Peril., Health of Teacher and 127, make them

love you 168; and Teacher, Relations, 191.

Palmerston, Lord on writing 121; Children, Time

and Money, 135.
Punctuality in the Teacher 121; General 186.
Preparation for School, 146.
Population of Ireland, 196.

of Mexico, 196.

of various Countries, 197.

and Distances, Table of 197.
Progress, Educational U. C. 148.
Primary Schools, importance of 161, in Boston 18S.
Pitt's Shyness, 162.
Prayer and Bible in School, 167.
Prussia and its University, 168.
Pennsylvania Schools, 171.
Progress, 184.

Pompeii, Artistic Workmanship at 184.
Prizes in Common Schools, 184.
Polish Schools, 186.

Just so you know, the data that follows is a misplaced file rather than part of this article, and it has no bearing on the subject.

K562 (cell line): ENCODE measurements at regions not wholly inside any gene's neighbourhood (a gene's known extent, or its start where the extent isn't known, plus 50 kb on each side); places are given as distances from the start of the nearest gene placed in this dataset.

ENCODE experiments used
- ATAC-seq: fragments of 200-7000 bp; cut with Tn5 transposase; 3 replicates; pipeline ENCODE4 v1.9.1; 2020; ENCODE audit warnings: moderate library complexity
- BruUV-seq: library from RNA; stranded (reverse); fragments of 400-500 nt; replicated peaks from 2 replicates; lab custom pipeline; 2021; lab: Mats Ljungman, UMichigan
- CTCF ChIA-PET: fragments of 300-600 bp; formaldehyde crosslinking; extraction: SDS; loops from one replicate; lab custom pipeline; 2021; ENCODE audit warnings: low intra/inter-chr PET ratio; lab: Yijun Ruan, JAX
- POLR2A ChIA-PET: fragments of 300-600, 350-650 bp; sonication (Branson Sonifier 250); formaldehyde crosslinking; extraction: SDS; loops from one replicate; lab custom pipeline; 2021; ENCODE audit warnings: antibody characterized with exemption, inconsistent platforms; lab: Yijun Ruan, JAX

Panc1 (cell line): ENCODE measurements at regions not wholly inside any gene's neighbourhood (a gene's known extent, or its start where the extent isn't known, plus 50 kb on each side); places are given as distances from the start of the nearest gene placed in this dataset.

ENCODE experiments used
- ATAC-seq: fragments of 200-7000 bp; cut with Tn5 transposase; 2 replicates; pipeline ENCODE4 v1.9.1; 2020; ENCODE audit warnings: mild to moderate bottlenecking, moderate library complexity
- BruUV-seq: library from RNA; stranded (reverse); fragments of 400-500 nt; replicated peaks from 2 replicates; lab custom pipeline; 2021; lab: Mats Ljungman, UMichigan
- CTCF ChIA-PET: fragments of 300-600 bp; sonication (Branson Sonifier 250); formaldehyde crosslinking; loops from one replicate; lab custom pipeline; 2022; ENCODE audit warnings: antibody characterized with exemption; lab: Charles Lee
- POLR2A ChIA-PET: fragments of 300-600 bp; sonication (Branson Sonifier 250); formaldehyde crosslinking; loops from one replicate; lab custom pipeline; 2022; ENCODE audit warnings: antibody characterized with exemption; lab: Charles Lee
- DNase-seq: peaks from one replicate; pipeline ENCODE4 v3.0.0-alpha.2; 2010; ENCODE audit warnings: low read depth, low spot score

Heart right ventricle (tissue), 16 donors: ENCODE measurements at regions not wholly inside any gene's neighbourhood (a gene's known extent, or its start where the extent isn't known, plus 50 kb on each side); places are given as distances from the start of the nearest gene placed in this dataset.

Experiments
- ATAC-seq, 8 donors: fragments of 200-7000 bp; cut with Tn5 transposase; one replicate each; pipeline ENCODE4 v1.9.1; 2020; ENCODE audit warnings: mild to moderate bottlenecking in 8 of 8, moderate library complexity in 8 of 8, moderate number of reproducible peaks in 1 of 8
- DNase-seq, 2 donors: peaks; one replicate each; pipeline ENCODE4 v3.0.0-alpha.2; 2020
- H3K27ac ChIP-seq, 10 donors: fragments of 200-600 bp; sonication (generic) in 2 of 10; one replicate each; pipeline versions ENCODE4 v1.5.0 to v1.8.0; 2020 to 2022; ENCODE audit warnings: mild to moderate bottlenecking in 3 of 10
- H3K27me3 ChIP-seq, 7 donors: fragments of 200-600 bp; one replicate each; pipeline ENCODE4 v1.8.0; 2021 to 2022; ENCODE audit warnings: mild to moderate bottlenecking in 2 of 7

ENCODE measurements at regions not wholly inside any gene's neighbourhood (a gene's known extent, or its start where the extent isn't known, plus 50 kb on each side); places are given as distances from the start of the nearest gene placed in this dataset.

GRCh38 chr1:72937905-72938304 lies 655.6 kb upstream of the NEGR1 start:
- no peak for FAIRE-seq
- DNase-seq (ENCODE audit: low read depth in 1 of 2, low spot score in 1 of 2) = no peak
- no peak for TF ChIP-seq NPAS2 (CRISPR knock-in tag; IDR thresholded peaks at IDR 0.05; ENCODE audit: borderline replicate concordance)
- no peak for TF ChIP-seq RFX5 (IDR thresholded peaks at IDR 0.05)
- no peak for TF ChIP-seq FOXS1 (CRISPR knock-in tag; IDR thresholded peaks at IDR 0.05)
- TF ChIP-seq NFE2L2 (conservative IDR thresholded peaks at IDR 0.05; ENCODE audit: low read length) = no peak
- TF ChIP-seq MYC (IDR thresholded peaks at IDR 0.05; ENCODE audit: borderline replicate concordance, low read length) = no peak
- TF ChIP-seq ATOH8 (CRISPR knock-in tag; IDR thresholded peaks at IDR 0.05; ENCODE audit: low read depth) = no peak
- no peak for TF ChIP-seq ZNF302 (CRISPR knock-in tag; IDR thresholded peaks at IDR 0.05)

Queen Victoria, as a Wife and Mother, 144.
Queen's Colleges, Ireland, 185.


Reviews, Edition of the British 88.
Recreation necessary to Health, 120.
Rules of School, 99, 120, 174—Worthy of Imi-
tation, 121—Code of 131.
Rings, Wedding 121.
Ridicule, 121.

Ragged Schools in England, 105, 169.

The Czar and his connexions, 79.
The Town ot Odessa, 99.
The Publications and Newspapers, 122,171.
The Statistics of 139.
How they Educate the People, 178.
Principal Towns in the Crimea, 197.
Relations of Teacher and Pupil, 191.


Scotchman, what he may become 2.

Sorrow and Resignation, 2.

Supplemental Catalogue of Library Books, TJ. 0.


Superannuated Teachers, U. C. 86.

Solemn Thought, 119.

Swiss and German Teachers, 180.

Soul, The 147.

Salaries and Services, 150.

Successful Men, their Energy 161.

Spend, its what yon 167.

Scholar, Penitent the 167-

Self-Culture, its relations to Teaching, 190.

Sandwich Islands, Oahu College, 199.

Statistics., Russian, 139—Educational, 168—
Pennsylvania School, 170—National Educa-
tion, Ireland, 185.


Teacher's Work, Dignity of 94.

Teacher, Health of Pupils and 126—In the